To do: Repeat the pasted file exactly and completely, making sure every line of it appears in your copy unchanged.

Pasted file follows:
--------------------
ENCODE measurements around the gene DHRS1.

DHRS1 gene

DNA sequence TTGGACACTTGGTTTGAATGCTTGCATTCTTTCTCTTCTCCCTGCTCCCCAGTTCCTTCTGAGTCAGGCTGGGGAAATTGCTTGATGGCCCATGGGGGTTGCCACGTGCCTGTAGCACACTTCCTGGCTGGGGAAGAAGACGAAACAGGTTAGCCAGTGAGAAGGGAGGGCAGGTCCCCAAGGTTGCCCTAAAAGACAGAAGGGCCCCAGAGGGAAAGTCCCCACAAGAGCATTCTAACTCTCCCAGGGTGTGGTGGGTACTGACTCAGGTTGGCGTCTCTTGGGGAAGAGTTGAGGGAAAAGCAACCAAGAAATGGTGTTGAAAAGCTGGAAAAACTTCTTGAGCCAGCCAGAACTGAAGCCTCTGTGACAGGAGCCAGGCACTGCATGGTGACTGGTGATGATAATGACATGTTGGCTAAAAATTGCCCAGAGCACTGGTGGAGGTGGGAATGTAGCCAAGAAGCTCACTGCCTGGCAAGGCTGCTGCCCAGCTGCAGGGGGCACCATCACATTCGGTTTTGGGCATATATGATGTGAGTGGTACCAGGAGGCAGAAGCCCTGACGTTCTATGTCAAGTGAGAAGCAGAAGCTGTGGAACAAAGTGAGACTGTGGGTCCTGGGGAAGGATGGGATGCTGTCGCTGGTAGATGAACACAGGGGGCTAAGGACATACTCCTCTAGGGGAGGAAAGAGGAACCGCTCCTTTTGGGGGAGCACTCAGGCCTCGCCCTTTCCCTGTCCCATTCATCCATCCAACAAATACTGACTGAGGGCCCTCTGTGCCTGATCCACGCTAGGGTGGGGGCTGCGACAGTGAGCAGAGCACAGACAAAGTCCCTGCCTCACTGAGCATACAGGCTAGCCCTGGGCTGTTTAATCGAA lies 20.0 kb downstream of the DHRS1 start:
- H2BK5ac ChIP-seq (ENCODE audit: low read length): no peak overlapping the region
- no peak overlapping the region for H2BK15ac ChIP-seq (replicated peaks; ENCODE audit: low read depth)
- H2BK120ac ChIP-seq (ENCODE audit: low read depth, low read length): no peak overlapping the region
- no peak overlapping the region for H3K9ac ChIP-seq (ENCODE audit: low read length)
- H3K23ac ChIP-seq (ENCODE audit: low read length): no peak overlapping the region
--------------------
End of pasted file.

ENCODE measurements around the gene DHRS1.

DHRS1 gene

DNA sequence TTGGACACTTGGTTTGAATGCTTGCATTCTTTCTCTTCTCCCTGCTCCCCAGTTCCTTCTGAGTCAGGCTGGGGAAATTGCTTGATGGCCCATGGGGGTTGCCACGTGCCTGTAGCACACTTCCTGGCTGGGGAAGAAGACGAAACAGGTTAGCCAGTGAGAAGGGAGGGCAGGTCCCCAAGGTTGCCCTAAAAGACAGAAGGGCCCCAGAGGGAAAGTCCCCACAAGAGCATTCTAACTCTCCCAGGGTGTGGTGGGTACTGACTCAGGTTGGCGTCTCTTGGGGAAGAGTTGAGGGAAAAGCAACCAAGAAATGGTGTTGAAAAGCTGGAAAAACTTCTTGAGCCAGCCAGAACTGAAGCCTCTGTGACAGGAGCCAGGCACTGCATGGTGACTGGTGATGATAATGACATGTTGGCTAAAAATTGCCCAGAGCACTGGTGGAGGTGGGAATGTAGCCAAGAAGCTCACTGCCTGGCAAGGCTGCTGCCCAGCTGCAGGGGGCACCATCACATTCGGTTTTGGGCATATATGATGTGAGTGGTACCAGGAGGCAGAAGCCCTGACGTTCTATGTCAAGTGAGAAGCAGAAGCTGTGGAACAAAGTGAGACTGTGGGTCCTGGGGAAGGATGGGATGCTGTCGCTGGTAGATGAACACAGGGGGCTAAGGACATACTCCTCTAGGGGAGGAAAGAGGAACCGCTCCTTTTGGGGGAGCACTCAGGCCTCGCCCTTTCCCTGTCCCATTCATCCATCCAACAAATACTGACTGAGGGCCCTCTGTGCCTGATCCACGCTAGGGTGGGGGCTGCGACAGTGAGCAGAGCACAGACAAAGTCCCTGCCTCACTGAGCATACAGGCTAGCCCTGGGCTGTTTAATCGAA lies 20.0 kb downstream of the DHRS1 start:
- H2BK5ac ChIP-seq (ENCODE audit: low read length): no peak overlapping the region
- no peak overlapping the region for H2BK15ac ChIP-seq (replicated peaks; ENCODE audit: low read depth)
- H2BK120ac ChIP-seq (ENCODE audit: low read depth, low read length): no peak overlapping the region
- no peak overlapping the region for H3K9ac ChIP-seq (ENCODE audit: low read length)
- H3K23ac ChIP-seq (ENCODE audit: low read length): no peak overlapping the region